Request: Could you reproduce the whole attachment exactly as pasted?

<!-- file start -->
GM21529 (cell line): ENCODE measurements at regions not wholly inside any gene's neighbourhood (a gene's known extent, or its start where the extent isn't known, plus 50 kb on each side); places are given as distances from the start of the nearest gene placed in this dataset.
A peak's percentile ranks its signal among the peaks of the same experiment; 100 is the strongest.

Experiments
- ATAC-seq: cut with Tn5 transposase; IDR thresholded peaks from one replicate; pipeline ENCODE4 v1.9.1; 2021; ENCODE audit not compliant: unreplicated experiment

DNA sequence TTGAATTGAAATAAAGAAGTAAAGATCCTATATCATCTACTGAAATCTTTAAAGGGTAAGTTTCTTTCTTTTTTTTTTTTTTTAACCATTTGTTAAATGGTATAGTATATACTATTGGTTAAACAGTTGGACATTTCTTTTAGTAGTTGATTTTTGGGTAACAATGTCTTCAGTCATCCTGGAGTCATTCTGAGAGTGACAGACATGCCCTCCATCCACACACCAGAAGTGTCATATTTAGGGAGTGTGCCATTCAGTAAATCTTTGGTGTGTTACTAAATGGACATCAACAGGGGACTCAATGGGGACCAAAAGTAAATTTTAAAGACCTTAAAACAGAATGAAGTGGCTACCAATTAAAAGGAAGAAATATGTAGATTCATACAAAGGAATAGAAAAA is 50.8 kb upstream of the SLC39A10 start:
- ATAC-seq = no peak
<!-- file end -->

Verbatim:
GM21529 (cell line): ENCODE measurements at regions not wholly inside any gene's neighbourhood (a gene's known extent, or its start where the extent isn't known, plus 50 kb on each side); places are given as distances from the start of the nearest gene placed in this dataset.
A peak's percentile ranks its signal among the peaks of the same experiment; 100 is the strongest.

Experiments
- ATAC-seq: cut with Tn5 transposase; IDR thresholded peaks from one replicate; pipeline ENCODE4 v1.9.1; 2021; ENCODE audit not compliant: unreplicated experiment

DNA sequence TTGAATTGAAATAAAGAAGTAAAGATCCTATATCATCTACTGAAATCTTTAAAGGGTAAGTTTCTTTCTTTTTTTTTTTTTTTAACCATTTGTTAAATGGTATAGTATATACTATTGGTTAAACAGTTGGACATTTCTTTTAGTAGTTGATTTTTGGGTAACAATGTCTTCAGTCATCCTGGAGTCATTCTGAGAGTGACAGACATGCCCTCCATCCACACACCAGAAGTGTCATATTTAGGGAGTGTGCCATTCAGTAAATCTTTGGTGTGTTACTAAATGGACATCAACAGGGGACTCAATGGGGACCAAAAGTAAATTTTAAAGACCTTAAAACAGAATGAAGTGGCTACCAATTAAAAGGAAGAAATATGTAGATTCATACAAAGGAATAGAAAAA is 50.8 kb upstream of the SLC39A10 start:
- ATAC-seq = no peak